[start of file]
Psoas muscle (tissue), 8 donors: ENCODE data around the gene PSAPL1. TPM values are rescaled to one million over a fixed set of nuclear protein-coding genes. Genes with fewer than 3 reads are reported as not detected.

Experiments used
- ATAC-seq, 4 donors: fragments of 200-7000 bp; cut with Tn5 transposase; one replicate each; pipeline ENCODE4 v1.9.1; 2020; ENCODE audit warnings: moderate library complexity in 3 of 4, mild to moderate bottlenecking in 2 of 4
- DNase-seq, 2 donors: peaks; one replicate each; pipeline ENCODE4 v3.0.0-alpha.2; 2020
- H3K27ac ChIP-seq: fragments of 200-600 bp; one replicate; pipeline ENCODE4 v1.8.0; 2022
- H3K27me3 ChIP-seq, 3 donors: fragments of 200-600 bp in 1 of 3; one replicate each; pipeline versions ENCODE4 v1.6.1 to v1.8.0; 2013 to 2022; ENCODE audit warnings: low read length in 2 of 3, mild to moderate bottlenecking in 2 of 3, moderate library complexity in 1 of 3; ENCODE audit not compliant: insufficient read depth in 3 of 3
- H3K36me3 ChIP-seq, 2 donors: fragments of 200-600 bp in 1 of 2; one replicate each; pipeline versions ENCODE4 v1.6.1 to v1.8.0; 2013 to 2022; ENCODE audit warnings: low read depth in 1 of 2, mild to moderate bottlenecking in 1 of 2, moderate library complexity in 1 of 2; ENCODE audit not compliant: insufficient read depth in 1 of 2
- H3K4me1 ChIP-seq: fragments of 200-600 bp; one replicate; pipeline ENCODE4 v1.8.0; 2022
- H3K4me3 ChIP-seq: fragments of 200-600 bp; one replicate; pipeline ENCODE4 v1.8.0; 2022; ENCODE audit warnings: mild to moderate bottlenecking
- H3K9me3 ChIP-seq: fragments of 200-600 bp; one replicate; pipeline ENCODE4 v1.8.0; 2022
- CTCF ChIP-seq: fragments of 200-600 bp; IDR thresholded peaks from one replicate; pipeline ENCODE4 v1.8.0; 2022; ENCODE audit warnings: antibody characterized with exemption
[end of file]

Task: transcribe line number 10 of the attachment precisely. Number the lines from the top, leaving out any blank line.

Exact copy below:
- H3K9me3 ChIP-seq: fragments of 200-600 bp; one replicate; pipeline ENCODE4 v1.8.0; 2022